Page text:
PETALING JAYA: For years, being a goalkeeper meant making saves and “pumping” the ball away for Rahadi Azli Rahalim.
However, since being drafted by coach Nafuzi Zain into the Terengganu squad, he has learnt the modern methods of being a goalkeeper.
Instead of just manning the goalpost, the boy from Setiu now understands that he is also an important part of the outfield players and has to learn to be a “sweeper keeper”.
A sweeper keeper is one who comes off his line to cut off attacks and through balls, and also leaves his six-yard box to initiate counter-attacks.
The 19-year-old, who stands at 1.92m, said that during his youth team days with the Terengganu development side, he was just told to make saves and long clearances, basically being an old-fashioned goalkeeper.
And in the first few months of training with the senior squad, he felt a little awkward as he was so used to pumping the ball away. But thanks to Nafuzi and goalkeeping coach Yazid Yassin, he is now blooming.
And Rahadi is already in line for a place in the National Under-19 team in the Asian Football Confederation (AFC) Under-19 Championships in Tashkent, Uzbekistan.
For Rahadi, that would be a dream come true.
“This will be my last year as a teenager, and what better way to end it by donning national colours in Uzbekistan. I will be living a dream if it happens. Now, I just have to keep building myself as a person and player to succeed in life.
“For years, I watched my state team play in the stadium, and my dream was to be on the field one day. I have achieved that. Now it is time to think bigger – of the national colours.”
“I am learning from two players. One is Khairul Azhan (Khalid), who plays for Selangor. He is a low profile player, but when he plays, the saves he makes are brilliant. Also, his reflexes are first class.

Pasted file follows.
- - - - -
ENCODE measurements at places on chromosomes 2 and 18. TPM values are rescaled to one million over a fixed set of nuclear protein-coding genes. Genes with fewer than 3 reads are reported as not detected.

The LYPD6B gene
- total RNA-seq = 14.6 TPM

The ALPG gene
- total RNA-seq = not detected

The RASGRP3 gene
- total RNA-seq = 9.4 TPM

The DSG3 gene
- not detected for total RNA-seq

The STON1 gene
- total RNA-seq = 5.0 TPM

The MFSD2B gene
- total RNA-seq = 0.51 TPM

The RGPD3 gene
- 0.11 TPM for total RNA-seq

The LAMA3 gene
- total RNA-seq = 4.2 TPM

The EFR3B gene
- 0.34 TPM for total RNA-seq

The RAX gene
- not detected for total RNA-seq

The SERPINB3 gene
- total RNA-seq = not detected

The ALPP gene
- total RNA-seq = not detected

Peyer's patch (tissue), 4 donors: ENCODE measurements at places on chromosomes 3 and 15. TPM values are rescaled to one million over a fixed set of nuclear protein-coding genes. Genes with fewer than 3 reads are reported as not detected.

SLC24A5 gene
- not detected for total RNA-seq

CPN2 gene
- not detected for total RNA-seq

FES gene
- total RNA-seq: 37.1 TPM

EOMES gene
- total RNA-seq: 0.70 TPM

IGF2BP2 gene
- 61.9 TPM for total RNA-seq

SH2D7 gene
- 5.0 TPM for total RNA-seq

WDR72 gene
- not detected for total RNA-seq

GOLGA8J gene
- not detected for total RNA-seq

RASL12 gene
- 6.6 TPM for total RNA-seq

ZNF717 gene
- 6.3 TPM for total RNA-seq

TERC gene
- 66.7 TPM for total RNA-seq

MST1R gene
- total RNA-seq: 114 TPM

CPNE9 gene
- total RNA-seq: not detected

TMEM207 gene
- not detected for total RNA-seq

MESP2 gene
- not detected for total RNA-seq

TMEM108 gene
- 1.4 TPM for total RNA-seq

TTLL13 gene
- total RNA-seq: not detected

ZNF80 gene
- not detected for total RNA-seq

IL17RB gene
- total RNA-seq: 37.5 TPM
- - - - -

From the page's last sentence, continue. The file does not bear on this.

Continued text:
“Another one is (Manchester United’s) David De Gea. He had his ups and downs. Even when he is down, he knows how to make a grand comeback. His mental strength is good.”
Rahadi’s performance for Terengganu has also been praised by many, and some have said he could one day be Malaysia’s number one, despite the fact that the Turtles have conceded a whopping nine goals in three matches,
“To be honest, I just wanted to be in the squad. I did not target to be in the first 11 but I guess it was my rezeki (blessing),” said the player in his thick Terengganu accent.
“When I played the first game (a 1-3 defeat by Perak), I was nervous, but after that, I was okay. The difference between my youth and senior days is the style of football.
“In modern football, you start attacks from the defence and the goalkeeper needs to be comfortable with the ball. It took some adjusting, but I have now grown into it.”
After three months of inaction, Rahadi and Co have returned to training, and the youngster admitted that he has to fight for his spot again before the league resumes in September.
He has to compete with older goalkeepers like Ilhan Amirullah Razali, 26, and Shamirza Yusof, 31, to stamp his place in the Terengganu first team.
“The break was pretty long, so there is lots of catching up to do. I have to build my fitness and find my motivation again,” he said.
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